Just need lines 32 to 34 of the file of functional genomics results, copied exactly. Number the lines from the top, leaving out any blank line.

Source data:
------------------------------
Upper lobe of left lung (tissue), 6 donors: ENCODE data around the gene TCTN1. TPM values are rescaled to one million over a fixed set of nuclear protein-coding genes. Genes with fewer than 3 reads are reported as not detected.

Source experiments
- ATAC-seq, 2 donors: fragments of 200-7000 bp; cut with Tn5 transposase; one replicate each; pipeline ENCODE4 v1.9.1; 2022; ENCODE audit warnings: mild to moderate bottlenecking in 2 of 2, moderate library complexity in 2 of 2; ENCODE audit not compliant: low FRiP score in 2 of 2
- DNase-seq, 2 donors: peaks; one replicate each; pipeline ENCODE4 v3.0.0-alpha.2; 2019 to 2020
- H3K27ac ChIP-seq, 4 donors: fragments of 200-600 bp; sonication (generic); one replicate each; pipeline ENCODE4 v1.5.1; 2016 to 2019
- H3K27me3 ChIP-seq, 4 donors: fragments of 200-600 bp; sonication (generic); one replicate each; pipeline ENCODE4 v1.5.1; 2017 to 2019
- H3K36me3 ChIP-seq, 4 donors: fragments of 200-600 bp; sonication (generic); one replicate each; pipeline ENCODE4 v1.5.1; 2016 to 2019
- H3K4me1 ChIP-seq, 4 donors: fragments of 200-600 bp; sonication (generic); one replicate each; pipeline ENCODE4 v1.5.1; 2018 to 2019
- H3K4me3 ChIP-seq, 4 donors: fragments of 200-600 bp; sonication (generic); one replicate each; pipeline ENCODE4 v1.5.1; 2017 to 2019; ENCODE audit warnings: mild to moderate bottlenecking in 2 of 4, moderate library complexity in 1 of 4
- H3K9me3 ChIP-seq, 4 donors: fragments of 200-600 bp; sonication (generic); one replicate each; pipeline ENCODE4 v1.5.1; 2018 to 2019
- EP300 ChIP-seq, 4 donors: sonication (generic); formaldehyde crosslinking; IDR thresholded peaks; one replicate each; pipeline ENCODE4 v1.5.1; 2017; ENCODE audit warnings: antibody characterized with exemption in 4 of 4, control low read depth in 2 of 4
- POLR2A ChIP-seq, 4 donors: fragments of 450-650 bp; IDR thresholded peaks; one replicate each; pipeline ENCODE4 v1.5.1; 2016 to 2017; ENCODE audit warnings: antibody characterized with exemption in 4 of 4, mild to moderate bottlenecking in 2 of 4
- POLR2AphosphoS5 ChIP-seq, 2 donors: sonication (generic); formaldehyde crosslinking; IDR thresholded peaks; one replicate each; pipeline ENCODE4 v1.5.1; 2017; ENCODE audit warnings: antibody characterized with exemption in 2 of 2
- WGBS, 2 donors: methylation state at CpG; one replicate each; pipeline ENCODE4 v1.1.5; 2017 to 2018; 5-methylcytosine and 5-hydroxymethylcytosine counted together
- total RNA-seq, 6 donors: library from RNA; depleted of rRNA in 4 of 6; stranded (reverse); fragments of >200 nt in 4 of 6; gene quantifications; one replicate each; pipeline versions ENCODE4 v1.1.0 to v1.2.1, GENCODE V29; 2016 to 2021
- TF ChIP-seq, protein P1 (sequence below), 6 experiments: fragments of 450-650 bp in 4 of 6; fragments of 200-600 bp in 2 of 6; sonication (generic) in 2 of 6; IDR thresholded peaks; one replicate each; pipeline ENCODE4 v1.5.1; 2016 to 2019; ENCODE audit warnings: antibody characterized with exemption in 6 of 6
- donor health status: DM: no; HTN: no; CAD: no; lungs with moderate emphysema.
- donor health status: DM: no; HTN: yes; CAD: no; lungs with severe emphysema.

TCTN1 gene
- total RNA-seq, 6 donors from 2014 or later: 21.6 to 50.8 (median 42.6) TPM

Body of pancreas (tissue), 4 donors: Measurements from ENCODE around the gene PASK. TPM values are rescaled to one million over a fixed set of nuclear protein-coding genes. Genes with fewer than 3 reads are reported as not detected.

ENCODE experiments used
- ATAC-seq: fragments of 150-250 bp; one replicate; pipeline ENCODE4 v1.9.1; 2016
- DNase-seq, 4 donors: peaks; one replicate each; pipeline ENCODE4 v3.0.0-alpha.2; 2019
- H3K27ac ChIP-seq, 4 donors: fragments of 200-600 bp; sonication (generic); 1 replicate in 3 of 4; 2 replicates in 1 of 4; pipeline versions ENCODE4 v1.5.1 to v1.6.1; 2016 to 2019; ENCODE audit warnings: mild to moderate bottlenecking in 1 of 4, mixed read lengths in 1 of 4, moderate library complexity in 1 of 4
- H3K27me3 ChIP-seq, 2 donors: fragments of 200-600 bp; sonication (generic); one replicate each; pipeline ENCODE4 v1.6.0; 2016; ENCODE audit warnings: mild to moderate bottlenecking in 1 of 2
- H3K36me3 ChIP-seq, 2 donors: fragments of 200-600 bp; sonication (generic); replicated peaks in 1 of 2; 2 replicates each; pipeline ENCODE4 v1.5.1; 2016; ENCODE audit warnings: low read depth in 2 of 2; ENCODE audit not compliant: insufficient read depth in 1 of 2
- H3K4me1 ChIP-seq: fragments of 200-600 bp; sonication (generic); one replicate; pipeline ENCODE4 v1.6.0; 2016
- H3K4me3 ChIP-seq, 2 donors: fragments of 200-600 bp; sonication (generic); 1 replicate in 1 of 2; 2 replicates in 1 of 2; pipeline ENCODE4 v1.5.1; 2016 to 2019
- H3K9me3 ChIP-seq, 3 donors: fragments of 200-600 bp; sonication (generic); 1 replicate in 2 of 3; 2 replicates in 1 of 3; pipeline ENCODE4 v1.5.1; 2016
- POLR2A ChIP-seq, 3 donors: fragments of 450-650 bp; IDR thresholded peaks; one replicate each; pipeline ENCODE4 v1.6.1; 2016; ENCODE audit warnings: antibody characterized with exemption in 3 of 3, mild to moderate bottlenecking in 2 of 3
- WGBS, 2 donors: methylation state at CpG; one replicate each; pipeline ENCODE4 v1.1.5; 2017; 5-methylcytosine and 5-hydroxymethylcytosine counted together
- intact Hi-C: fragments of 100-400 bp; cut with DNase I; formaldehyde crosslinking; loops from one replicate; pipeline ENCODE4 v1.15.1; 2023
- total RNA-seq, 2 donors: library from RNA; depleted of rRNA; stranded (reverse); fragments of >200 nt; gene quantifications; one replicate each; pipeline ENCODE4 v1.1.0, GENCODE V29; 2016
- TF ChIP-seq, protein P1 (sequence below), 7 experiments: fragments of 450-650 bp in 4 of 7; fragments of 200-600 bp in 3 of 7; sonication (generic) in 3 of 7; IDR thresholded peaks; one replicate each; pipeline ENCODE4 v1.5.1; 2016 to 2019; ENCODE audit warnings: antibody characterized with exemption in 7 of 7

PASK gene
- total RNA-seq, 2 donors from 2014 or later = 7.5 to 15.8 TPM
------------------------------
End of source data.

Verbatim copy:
- WGBS, 2 donors: methylation state at CpG; one replicate each; pipeline ENCODE4 v1.1.5; 2017; 5-methylcytosine and 5-hydroxymethylcytosine counted together
- intact Hi-C: fragments of 100-400 bp; cut with DNase I; formaldehyde crosslinking; loops from one replicate; pipeline ENCODE4 v1.15.1; 2023
- total RNA-seq, 2 donors: library from RNA; depleted of rRNA; stranded (reverse); fragments of >200 nt; gene quantifications; one replicate each; pipeline ENCODE4 v1.1.0, GENCODE V29; 2016